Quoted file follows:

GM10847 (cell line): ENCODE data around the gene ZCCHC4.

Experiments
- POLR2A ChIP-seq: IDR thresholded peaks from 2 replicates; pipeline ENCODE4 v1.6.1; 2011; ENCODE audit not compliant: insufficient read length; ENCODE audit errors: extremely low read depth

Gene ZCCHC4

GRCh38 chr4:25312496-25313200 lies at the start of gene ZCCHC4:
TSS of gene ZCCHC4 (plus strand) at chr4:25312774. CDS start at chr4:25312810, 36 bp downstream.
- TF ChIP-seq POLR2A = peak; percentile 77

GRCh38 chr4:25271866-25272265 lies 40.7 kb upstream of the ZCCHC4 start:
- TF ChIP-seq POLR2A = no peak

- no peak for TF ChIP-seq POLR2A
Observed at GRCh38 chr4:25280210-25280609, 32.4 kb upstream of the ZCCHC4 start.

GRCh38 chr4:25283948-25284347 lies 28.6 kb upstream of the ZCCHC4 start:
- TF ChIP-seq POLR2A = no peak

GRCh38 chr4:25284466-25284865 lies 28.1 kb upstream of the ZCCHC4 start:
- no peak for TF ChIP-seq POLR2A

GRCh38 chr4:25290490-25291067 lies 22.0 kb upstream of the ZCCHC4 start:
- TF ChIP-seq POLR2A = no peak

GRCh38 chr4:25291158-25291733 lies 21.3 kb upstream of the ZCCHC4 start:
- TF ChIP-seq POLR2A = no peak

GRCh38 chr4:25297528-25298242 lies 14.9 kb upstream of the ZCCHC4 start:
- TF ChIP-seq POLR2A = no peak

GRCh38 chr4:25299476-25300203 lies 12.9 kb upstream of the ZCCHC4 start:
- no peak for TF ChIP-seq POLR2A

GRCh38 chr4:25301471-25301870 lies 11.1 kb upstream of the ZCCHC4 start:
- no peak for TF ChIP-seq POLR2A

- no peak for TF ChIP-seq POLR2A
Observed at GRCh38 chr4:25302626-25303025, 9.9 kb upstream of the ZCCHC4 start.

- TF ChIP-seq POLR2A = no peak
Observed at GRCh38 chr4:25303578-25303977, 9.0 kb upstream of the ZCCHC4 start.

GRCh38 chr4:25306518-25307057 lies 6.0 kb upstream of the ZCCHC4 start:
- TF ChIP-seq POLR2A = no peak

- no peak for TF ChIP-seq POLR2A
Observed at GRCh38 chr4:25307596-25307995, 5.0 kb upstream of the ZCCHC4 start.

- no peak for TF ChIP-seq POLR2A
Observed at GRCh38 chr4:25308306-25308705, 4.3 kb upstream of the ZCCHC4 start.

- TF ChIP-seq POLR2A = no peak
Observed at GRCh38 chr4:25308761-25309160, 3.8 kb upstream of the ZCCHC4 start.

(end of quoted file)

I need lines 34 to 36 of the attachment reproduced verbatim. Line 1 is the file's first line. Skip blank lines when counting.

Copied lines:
- no peak for TF ChIP-seq POLR2A
Observed at GRCh38 chr4:25308306-25308705, 4.3 kb upstream of the ZCCHC4 start.

- TF ChIP-seq POLR2A = no peak